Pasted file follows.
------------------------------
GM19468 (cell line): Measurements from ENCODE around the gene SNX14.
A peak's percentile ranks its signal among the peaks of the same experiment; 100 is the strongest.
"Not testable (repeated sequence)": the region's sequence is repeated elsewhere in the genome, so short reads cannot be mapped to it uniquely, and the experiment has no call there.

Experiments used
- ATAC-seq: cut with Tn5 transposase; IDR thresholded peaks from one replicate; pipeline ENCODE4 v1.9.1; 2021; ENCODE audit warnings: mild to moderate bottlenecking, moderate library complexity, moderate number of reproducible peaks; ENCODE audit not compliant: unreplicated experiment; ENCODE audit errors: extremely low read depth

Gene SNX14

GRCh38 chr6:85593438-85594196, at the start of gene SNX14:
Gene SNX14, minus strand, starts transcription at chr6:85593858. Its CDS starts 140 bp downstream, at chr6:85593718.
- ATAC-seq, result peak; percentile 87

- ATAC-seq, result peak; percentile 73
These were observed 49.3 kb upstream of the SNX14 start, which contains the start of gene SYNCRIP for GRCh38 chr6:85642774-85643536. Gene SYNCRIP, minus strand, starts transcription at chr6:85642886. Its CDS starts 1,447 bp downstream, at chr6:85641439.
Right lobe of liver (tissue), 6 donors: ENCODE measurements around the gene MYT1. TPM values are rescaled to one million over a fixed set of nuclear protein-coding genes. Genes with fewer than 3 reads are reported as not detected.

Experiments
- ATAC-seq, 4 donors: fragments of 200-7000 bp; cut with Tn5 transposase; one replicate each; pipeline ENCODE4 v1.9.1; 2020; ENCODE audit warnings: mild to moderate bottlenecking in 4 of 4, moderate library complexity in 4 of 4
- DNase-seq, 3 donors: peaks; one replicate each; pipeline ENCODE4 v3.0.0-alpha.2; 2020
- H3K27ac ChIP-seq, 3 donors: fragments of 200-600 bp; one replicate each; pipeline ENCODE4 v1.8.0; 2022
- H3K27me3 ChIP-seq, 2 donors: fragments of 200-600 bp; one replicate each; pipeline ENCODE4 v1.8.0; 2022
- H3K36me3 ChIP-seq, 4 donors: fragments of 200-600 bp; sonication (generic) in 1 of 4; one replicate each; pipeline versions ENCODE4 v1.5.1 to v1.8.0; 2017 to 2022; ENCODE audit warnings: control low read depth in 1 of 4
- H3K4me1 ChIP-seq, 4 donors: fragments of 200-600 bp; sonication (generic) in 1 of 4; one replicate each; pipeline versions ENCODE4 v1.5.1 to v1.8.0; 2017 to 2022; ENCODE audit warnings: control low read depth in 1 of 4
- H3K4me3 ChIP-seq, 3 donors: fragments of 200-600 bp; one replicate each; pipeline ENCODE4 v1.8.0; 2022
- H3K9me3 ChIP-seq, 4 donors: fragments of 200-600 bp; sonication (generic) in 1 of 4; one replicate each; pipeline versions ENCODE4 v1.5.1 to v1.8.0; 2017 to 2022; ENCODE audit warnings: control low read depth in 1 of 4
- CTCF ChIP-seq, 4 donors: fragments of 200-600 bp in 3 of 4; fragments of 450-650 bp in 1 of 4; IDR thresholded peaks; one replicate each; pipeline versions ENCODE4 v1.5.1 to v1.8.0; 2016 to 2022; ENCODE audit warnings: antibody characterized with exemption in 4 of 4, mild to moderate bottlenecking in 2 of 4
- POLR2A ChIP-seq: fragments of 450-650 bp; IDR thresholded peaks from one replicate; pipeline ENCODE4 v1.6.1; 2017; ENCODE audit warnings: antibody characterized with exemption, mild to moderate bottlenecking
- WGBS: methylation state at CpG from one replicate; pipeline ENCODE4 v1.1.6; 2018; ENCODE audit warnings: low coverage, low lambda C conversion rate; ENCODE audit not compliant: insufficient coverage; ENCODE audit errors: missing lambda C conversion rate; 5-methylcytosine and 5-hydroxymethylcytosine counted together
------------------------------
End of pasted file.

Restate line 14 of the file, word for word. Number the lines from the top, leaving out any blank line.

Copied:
- ATAC-seq, 4 donors: fragments of 200-7000 bp; cut with Tn5 transposase; one replicate each; pipeline ENCODE4 v1.9.1; 2020; ENCODE audit warnings: mild to moderate bottlenecking in 4 of 4, moderate library complexity in 4 of 4